Fighting the bull
The environment has seemingly never been better for investors. After an incredible collapse in 2020 sharemarkets have staged a remarkable comeback, with the likes of the Nasdaq Composite Index near-doubling from their lowest 2020 levels.
Buoyed by monetary policy, excess savings and in many cases, investors stuck at home with little else to do but invest, almost every asset class has delivered outstanding returns. Anyone who invested during this period, whether professional fund managers or individual investors, likely feels like a genius.
It was easy to make money. Consider that the average balanced fund seeks to generate a return of 7 per cent ,but managed to deliver in excess of 15 per cent. Risk was rewarded, at least over a short period of time. This is particularly evident in the growth sectors of the market, be it small-cap and microcaps that seemingly jump by hundreds of percentage points in a week, or big-name tech stocks still dominating indices.
As is normally the case in bull markets, there has been a flood of commentators and experts entering the conversation, some for the first time. This ranges from social media influencers, to ‘stock gurus’ who have decided to manage money for the first time. And why not? Times are great.
Yet this environment provides a unique challenge to the financial advisory sector, which has been there, prudently managing diversified portfolio for its clients and most importantly, guiding them through the unique psychological challenges that arose during the pandemic. Sticking to a proven and consistent strategy has paid-off, but in many cases not as much as chasing returns could have.
As financial advisers, we are facing more and more questions about the booming returns in cryptocurrency, or the ‘one that got away’ in the form of a high-conviction, global or microcap strategy that topped the tables in the previous year. Advisers are confronted with an increasingly short-term and opportunities market, highlighted by the boom in IPOs, SPACS, mergers and acquisitions and new fund issuance.
The ease of starting an equity fund and attracting investors is likely a positive in the long-term for the market, offering greater choice and more competition, however, it increases the complexity of the adviser’s role. Those managing a single pool of capital, with limited if any connection to the end investor, can approach investment very differently than someone with an ongoing advice relationship.
There is no doubt that advisers are feeling the pull to embrace many of the highest-performing strategies, it is only natural to react to what clients are asking for, and it is difficult to ignore past performance. This conundrum highlights the real value of financial advice in the digital and information age.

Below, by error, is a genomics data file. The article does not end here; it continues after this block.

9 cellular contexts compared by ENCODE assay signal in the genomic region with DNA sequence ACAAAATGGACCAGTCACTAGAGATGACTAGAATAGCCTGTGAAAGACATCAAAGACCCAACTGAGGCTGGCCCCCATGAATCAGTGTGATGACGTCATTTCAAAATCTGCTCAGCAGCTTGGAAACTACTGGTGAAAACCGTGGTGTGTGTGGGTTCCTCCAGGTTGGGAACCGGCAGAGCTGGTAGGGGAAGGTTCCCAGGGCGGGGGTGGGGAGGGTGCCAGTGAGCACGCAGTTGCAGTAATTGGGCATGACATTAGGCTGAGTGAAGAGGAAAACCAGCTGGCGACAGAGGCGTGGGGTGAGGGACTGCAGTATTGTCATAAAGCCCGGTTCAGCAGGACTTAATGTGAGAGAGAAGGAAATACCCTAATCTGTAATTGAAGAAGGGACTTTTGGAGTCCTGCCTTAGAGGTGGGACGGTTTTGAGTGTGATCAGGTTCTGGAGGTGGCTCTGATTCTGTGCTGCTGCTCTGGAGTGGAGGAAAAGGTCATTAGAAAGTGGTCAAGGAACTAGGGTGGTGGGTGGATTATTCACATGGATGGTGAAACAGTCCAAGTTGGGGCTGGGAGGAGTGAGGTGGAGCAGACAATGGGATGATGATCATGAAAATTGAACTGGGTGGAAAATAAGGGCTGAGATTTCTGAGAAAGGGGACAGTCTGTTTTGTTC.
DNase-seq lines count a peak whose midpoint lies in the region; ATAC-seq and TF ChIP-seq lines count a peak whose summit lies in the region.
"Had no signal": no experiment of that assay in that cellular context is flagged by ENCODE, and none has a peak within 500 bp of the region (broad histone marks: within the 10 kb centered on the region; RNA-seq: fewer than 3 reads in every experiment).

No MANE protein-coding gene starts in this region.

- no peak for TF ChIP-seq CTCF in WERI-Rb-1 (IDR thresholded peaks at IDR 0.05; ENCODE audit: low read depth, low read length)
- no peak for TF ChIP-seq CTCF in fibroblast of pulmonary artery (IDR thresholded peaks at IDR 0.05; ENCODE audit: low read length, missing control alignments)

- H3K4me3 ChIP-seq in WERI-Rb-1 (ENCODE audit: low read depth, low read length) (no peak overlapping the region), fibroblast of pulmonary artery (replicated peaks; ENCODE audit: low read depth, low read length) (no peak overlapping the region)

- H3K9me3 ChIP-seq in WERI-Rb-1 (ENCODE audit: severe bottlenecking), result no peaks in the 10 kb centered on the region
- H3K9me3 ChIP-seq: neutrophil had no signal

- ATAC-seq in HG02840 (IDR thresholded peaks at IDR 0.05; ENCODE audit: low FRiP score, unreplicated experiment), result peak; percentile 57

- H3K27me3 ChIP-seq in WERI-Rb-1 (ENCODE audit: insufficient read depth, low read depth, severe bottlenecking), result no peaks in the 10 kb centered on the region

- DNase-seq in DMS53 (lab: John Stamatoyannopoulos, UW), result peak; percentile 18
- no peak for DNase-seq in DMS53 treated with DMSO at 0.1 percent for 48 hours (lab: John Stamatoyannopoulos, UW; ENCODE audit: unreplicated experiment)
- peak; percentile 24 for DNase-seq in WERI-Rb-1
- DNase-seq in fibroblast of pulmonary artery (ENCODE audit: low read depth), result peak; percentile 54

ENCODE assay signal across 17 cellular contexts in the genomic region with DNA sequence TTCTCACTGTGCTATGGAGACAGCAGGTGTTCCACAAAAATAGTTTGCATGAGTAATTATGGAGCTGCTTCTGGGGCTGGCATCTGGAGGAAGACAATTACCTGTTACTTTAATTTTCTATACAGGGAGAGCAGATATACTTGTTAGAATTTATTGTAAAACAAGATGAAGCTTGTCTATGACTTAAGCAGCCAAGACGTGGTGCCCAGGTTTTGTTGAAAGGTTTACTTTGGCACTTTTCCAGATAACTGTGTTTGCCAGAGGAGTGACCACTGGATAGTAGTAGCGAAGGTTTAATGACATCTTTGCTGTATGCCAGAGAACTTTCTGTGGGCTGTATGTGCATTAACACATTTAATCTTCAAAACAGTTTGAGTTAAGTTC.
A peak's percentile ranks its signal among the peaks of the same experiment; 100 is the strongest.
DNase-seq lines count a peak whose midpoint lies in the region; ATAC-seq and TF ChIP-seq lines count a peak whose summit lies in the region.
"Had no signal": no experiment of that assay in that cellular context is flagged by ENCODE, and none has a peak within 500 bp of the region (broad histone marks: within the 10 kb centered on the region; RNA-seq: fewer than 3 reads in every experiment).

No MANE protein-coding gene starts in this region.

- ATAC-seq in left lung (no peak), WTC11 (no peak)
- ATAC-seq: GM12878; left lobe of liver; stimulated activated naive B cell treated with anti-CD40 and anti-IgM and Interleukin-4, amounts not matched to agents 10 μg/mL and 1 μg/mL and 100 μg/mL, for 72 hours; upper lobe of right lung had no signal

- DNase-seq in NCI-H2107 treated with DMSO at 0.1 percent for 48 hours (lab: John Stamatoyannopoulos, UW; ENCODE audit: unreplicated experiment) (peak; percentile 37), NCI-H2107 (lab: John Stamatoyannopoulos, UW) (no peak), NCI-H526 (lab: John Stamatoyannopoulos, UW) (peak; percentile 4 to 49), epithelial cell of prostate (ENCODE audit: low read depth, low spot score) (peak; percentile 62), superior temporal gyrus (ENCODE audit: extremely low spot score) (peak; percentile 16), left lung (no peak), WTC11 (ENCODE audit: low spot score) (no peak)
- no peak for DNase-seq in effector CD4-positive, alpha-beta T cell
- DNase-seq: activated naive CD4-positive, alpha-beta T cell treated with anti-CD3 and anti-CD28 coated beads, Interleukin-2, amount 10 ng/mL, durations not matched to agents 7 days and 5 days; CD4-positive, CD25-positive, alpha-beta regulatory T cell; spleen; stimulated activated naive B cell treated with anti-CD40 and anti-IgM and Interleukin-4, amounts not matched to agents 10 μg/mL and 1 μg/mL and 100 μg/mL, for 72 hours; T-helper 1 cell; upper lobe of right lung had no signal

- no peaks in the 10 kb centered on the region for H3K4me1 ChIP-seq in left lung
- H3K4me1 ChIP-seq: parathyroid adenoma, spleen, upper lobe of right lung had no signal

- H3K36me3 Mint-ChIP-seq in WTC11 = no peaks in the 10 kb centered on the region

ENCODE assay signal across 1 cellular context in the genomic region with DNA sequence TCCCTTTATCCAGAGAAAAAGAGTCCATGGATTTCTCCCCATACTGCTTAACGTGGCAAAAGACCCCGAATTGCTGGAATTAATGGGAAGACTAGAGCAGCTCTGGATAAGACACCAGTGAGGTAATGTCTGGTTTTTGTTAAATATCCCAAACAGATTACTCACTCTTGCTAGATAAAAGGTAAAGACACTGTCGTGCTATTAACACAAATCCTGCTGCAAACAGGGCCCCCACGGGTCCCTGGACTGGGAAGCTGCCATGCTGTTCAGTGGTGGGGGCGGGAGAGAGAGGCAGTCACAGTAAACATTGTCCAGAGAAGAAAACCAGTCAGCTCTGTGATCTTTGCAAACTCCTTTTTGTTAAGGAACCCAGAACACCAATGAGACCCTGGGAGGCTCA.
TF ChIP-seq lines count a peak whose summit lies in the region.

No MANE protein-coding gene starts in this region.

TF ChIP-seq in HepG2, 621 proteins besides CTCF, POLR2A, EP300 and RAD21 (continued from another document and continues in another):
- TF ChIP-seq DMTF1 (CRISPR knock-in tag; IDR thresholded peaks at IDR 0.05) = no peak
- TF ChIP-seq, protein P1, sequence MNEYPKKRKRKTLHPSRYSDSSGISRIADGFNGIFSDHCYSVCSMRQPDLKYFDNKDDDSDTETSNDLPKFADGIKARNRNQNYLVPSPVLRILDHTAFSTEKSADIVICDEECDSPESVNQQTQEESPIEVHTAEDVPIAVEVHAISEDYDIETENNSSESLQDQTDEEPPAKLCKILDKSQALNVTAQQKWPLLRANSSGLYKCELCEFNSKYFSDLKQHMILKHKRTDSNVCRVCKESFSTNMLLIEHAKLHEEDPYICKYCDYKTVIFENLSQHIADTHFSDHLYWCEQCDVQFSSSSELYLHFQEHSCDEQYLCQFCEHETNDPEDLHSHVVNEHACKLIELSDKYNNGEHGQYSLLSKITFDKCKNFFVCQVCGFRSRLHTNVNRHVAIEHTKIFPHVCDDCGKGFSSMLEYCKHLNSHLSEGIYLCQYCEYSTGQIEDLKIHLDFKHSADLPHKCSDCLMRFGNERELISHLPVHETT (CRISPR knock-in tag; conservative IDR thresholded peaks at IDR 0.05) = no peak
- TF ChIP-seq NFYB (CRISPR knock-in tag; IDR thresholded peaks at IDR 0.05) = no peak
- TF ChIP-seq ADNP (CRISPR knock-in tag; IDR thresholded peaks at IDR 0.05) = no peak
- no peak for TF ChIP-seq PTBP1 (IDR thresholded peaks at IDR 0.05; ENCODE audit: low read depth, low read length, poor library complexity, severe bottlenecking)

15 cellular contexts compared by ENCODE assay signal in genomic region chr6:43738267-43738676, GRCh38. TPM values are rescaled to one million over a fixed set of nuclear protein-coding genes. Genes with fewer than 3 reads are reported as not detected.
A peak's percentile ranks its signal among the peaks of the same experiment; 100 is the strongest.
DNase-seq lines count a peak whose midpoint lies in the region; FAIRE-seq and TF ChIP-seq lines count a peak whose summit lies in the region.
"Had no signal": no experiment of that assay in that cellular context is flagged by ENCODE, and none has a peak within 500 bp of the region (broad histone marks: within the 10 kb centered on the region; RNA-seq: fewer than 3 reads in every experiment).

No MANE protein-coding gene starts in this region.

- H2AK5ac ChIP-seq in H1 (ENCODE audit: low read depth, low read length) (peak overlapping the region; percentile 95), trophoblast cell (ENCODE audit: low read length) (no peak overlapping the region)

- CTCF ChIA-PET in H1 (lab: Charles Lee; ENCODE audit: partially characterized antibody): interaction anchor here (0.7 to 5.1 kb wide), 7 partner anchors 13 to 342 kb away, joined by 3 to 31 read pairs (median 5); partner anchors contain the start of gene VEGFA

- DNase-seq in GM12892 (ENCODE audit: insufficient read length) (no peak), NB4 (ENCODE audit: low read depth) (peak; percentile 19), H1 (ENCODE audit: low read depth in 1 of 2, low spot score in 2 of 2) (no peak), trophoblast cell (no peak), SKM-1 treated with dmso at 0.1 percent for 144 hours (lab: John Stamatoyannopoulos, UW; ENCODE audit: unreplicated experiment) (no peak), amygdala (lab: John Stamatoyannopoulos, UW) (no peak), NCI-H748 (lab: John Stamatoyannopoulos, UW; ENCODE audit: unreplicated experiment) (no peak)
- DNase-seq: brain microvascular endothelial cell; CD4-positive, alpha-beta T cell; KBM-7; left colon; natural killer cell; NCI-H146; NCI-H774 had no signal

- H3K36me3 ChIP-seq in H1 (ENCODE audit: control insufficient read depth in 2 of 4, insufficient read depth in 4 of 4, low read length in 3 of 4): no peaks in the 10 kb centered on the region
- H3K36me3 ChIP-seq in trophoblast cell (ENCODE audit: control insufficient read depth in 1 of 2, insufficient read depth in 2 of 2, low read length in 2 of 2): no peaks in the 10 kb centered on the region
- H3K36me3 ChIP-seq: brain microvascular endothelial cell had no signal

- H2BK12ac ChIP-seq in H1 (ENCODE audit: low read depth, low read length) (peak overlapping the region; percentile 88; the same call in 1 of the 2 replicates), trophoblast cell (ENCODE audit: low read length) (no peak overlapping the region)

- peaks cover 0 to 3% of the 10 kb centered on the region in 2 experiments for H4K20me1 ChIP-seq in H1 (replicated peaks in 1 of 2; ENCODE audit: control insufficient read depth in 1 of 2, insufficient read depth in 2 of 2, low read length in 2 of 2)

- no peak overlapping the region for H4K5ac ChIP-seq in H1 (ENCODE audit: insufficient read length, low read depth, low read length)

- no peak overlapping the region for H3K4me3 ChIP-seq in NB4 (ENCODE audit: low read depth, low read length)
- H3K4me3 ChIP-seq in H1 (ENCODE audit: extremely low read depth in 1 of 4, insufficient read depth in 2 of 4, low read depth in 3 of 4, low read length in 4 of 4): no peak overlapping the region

This may be seen as a conflict, but it is in advisers’ best interest to act in their client’s best interest. Advisers are in the business of providing ongoing financial adviser and investment support. The pandemic offered the best possible realisation of this, with many people making catastrophic decisions simply because they didn’t have access to advice. Investment advice during crises cannot be transactional; one needs to know their client to understand how they will react.
The majority of advisers are not in the business of providing transaction opportunities but rather support and guidance when their circumstances change. This is delivered by being there all the time, in the background. Advisers can’t do this if they simply follow the most popular trends or investments which rarely live up to their hype. One of the most common reasons for leaving an adviser is investment performance, much of which is driven by the external managers they select, rather than their own decision-making.
Advisers must make prudent recommendations that suit the objectives of their clients and understand their risk profile. They can’t throw their philosophy out the window when a new opportunity comes up. We know that chasing momentum and hype doesn’t work, and ultimately leads to underperformance, putting the reputation and relationships of the adviser at risk.
It is for this reason that issues like internal governance, funds under management, profitability and transparency are key to the due diligence process that advisers must undertake on any investments they recommend; something that becomes more difficult in a bull market.
As the bull market continues to extend, advisers are faced with this unique conundrum, in which they are forced to navigate the fast-evolving nature of markets, while ensuring they continue to do what’s best for the long-term interests of their clients.